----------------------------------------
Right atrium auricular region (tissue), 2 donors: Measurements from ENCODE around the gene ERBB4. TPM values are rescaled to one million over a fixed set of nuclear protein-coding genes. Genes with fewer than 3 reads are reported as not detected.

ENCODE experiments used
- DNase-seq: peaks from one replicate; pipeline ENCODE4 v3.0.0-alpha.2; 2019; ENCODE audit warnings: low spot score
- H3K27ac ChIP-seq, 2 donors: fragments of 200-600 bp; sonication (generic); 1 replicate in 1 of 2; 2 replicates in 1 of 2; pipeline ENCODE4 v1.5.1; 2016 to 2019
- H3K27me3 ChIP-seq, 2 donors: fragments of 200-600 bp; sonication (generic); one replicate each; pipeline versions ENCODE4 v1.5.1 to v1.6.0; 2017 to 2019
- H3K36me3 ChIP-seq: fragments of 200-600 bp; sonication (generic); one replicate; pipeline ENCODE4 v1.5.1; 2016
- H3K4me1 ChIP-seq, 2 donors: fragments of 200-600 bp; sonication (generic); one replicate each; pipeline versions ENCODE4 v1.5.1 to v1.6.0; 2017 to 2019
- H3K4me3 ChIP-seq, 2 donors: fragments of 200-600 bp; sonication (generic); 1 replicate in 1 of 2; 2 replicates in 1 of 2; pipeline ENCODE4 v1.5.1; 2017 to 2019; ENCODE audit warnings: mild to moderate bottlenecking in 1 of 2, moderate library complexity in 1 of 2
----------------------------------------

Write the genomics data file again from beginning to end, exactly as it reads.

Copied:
Right atrium auricular region (tissue), 2 donors: Measurements from ENCODE around the gene ERBB4. TPM values are rescaled to one million over a fixed set of nuclear protein-coding genes. Genes with fewer than 3 reads are reported as not detected.

ENCODE experiments used
- DNase-seq: peaks from one replicate; pipeline ENCODE4 v3.0.0-alpha.2; 2019; ENCODE audit warnings: low spot score
- H3K27ac ChIP-seq, 2 donors: fragments of 200-600 bp; sonication (generic); 1 replicate in 1 of 2; 2 replicates in 1 of 2; pipeline ENCODE4 v1.5.1; 2016 to 2019
- H3K27me3 ChIP-seq, 2 donors: fragments of 200-600 bp; sonication (generic); one replicate each; pipeline versions ENCODE4 v1.5.1 to v1.6.0; 2017 to 2019
- H3K36me3 ChIP-seq: fragments of 200-600 bp; sonication (generic); one replicate; pipeline ENCODE4 v1.5.1; 2016
- H3K4me1 ChIP-seq, 2 donors: fragments of 200-600 bp; sonication (generic); one replicate each; pipeline versions ENCODE4 v1.5.1 to v1.6.0; 2017 to 2019
- H3K4me3 ChIP-seq, 2 donors: fragments of 200-600 bp; sonication (generic); 1 replicate in 1 of 2; 2 replicates in 1 of 2; pipeline ENCODE4 v1.5.1; 2017 to 2019; ENCODE audit warnings: mild to moderate bottlenecking in 1 of 2, moderate library complexity in 1 of 2